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That Red Liquid In Your Steak Isn't Blood, But We're Going To Tell You What It Really Is

You've been lied to your whole life.

We recently found out that that white gunk on salmon isn't actually fat, but rather a soluble protein.

Obviously, it caused our brains to explode a little bit when we heard this.

But since we like you, valued reader, we're here to debunk another myth.

You know how when you buy meat you've seen that red liquid that generally comes with it, and you've obviously just assumed (and been told) it was blood?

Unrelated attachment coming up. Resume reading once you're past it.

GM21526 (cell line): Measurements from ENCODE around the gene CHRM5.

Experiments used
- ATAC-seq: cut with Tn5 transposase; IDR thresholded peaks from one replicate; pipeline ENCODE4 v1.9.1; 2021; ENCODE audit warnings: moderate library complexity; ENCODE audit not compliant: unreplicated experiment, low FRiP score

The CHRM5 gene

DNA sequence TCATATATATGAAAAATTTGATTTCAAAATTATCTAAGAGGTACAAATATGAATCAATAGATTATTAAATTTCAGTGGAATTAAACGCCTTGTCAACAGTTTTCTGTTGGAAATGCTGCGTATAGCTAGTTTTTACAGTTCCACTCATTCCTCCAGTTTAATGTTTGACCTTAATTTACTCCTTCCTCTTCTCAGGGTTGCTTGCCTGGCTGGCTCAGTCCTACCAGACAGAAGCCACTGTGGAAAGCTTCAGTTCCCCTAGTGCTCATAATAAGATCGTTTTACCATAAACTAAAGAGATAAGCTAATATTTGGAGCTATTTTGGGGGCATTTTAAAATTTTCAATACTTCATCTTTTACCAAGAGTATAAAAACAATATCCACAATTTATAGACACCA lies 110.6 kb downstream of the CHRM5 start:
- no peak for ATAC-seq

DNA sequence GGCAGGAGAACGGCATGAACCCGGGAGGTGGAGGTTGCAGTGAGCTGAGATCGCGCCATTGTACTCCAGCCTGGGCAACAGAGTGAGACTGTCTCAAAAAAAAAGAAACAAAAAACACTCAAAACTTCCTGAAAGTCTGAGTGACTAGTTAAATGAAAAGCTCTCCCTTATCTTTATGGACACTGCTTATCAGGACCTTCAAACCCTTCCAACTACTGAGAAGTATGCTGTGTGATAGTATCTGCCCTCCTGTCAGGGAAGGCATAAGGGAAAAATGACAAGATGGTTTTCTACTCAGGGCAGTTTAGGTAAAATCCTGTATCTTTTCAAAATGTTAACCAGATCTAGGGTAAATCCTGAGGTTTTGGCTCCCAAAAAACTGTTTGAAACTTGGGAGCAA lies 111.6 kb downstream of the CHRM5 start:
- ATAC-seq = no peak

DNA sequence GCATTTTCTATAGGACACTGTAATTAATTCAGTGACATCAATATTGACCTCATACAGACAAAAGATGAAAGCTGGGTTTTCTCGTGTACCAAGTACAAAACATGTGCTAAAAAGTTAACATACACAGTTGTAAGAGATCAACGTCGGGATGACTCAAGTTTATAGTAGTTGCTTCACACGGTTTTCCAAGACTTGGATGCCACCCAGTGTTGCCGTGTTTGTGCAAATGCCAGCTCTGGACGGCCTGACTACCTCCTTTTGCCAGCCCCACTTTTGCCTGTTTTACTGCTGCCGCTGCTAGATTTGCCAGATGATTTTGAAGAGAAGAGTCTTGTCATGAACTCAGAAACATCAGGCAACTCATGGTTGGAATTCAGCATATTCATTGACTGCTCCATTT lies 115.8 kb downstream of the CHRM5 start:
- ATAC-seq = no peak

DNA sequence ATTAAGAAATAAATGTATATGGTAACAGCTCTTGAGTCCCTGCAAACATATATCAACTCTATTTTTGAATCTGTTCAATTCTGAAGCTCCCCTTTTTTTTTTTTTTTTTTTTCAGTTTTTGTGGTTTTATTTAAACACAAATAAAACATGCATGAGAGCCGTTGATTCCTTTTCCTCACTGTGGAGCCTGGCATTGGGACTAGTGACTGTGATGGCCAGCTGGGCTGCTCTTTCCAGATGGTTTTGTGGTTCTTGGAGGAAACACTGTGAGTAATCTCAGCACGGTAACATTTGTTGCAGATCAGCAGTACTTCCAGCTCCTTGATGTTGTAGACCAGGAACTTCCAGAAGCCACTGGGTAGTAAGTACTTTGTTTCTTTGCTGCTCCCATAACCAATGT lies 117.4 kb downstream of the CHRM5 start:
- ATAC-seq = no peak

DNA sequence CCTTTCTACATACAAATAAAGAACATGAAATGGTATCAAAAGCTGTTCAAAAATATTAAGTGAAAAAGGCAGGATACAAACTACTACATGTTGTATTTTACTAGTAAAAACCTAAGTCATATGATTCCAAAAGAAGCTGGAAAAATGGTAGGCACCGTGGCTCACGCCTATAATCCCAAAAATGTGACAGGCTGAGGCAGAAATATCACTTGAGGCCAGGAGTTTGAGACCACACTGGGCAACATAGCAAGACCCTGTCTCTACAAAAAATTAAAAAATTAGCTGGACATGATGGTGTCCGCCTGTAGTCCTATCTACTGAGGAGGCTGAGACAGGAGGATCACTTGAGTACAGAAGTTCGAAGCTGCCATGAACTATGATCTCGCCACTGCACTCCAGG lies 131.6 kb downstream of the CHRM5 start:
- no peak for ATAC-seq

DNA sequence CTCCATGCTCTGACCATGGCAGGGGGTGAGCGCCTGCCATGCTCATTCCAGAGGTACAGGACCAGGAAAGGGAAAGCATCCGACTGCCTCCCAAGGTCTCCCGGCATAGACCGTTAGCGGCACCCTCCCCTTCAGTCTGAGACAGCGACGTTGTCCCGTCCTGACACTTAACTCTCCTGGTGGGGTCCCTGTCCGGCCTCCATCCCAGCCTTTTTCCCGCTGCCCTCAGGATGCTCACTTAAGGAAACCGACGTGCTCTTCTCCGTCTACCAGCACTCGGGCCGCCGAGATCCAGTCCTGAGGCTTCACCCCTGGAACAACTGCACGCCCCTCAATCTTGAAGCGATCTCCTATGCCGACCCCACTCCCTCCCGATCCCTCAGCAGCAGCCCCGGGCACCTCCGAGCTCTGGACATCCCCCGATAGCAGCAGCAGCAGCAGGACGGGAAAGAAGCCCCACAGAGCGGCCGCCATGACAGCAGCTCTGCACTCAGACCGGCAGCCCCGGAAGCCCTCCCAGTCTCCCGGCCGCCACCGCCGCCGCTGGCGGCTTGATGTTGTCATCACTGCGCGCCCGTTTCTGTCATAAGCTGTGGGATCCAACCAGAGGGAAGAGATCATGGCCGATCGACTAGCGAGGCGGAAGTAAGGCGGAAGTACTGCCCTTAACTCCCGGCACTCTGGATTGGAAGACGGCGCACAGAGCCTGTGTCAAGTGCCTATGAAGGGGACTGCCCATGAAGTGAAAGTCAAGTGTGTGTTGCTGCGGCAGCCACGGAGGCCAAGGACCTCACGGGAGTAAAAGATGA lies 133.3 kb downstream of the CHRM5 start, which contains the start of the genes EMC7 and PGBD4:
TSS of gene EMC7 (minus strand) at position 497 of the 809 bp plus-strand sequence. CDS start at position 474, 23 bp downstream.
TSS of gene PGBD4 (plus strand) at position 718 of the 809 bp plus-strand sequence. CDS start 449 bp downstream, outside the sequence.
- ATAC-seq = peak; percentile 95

Well, guess what? IT'S NOT BLOOD!


That red liquid is actually a protein called myoglobin. Its function is to store oxygen in muscle cells.

And it's this protein that "colors" the meat red and consequently also gives that same color to the liquid (which we mistake for blood).

When you cook meat, the myoglobin changes its color from red to brown, and that's how you know the meat is cooked.

So, now you know.


Go forth and live your lives, knowing that every time your delicious burger oozes juices, it's not blood. You're welcome.

This post was translated from Spanish.

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